Lucky: “Those things are gonna kill you,” the diner owner tells Lucky as he lights up a cigarette, and the response is quick and reasonable: “If they could’ve, they would’ve.” Few actors could pull that line off with the grizzled grace of the late, great Harry Dean Stanton, whose final performance (and one of his few leads) comes in something of a Senior Slacker, a series of loose two-scenes with terrific partners. He hangs out and hashes out with Tom Skerritt as a fellow vet; he first tries to fight (“Outside. Five minutes. Fisticuffs!”) and then makes an unexpected connection with Ron Livingston and his perfectly realized mustache; he shares the grief of a lost pet with a dandyish David Lynch (“There are some things in this universe that are bigger than all of us. And a tortoise is one of ‘em!”). Writer/director John Carroll Lynch – himself an accomplished, Stanton-style character actor – is deeply attuned to the rhythms of small-town bar chatter, all good-natured jabs and stories everyone’s already heard (but are willing to hear again). But it’s mostly a tribute to Stanton’s unique gifts: watch the way he says “fisticuffs,” or how he smokes mournfully to late-period Johnny Cash, or his lovely bit of business with the mariachi band. Most of all, watch his last scene, and the way he looks around the room, smiles a bit, and shares an answer attained over a lifetime of hard living. It’s a lovely send-off, that scene, and Lucky is a fitting tribute to a sui generis performer. (Includes featurettes, interviews, and trailer.)
ON BLU-RAY / DVD / VOD
American Made: Here’s how weird 2017 was: there was a big, new Tom Cruise movie in theaters this fall, and you probably barely heard about it. The real shame of the matter is that – like his previous collaboration with director Doug Liman, Edge of Tomorrow – it’s far better than most of his recent output. Cruise plays Barry Seal, a real life airline pilot-turned-CIA-flyer-turned-drug-runner-turned-DEA-informant in the 1980s, and Liman directs with thrillingly manic, coked-up energy, all the while questioning how much we should buy from this highly unreliable narrator. Cruise is a good twenty years too old for the role, but the cultural baggage he brings to it is invaluable – it plays like an answer record to his string of grinning, cocky, Best There Is movies of the period (Days of Thunder, Cocktail, The Color of Money, and especially Top Gun), taking a good, hard look at what happens when a confident grin will no longer save your hide. (Includes deleted scenes, featurettes, and director/actor conversation.)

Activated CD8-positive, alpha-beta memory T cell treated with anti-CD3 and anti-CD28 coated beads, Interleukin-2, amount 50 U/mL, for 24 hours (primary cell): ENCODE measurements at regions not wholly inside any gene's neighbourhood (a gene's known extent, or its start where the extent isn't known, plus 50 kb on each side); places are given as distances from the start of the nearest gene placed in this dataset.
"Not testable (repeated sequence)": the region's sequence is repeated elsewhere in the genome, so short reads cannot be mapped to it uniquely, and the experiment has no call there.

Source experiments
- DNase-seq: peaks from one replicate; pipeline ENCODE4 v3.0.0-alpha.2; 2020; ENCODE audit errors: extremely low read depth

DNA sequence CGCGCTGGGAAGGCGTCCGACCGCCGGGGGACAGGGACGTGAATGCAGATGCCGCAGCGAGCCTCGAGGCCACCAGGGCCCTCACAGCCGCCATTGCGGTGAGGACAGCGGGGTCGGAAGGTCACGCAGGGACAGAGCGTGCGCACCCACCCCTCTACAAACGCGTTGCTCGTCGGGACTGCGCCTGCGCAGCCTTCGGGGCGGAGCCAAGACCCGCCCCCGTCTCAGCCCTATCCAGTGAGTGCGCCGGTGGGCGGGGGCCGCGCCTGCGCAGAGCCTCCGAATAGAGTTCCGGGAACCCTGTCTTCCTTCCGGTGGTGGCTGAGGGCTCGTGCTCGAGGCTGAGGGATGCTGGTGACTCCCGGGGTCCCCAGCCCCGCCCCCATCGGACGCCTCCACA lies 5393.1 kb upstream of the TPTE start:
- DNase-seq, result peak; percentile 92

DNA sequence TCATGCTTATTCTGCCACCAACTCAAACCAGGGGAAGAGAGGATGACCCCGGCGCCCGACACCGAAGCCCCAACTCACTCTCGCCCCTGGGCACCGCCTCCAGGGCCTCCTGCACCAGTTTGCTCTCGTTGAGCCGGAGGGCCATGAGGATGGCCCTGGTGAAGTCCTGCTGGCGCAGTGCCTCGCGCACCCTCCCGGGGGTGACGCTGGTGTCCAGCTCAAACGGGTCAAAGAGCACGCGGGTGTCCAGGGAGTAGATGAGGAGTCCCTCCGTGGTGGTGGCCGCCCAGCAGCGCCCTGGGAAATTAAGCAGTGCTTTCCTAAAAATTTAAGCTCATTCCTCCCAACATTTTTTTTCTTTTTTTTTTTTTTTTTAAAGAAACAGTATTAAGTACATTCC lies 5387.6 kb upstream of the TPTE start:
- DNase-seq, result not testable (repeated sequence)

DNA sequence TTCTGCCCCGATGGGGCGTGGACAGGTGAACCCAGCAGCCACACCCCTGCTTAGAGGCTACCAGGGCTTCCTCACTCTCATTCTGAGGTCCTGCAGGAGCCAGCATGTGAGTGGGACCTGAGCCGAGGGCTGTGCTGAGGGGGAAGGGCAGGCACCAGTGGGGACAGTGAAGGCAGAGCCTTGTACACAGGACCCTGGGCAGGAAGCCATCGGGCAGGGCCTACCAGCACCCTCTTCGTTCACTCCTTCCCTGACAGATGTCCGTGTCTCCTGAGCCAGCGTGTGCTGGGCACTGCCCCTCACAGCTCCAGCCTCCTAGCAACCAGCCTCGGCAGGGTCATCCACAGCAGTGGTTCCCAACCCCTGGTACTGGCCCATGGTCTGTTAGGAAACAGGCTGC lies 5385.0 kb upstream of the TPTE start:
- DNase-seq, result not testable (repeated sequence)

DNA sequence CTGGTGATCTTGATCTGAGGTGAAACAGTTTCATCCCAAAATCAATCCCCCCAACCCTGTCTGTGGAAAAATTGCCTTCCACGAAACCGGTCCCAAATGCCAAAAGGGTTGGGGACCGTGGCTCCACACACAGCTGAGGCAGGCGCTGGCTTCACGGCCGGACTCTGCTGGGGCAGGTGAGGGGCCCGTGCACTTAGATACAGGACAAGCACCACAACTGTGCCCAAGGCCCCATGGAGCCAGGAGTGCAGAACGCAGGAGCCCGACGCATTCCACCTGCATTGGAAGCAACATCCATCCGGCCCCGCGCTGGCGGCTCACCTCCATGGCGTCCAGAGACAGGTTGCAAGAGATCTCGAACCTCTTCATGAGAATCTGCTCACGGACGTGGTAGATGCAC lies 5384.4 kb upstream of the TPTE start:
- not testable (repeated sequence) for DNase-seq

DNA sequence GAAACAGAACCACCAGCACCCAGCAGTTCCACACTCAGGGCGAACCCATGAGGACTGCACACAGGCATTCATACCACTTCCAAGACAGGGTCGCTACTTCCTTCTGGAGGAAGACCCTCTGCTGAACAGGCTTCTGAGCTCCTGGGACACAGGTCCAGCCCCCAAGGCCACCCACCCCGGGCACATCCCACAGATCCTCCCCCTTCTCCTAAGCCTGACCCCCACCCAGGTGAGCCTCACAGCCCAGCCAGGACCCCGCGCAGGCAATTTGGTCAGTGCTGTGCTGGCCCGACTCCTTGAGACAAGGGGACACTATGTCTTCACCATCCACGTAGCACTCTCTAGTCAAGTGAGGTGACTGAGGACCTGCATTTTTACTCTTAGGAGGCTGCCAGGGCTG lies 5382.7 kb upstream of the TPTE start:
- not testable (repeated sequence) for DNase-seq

Brad’s Status: “Isn’t that your friend from college?” on of Brad and Melanie’s friends ask, as he peruses the latest issue of Architectural Digest, and it is; that magazine cover, and the sight of one of his other friends on television, is “like a ghost I conjured to haunt me.” Brad is a character who, in his words, spends all his time “in my mind, puffing myself up and tearing myself down,” and Ben Stiller is marvelous in the role, capturing both his interior ranting and his exterior apologetic modesty. Brad’s Status is a mid-life crisis movie, but only in the particulars; the wider subject is the challenge, to people of all ages, of coming to accept who you are and what your life is – or, at the very least, trying to be. It’s a movie of both big laughs and stinging truths. (Includes featurettes.)
The Breakfast Club: Newly (and rather controversially) added to the Criterion Collection, John Hughes’s 1985 comedy/drama remains one of the most vivid cinematic depictions of teen angst. In a movie written like a play (and reportedly rehearsed like one), Hughes uses his single set to create a theatrical intimacy; this far on, the iconographic imagery (sliding down the hallway, dancing down the banister) can overshadow the elegance of the construction and the delicacy with which he threads in the laughs. Sure, some of it hasn’t aged so well — let’s not even get started on Emilio’s Footloose-esque angry dance — and it has moments of almost painful self-importance. But it’s the kind of youth-oriented movie where viewing is cyclical; you see it as a teenager and it rings totally true, you see it a decade later and it’s embarrassingly earnest, and then you see it in another decade and that earnestness, that closeness to that moment, is what gives it such value. These days, I watch it through the third lens; maybe you’re due to as well. (Includes audio commentary, new and archival interviews, production notes, featurette, deleted and extended scenes, excerpts from Hughes’ AFI seminar, This American Life segment, and trailer.)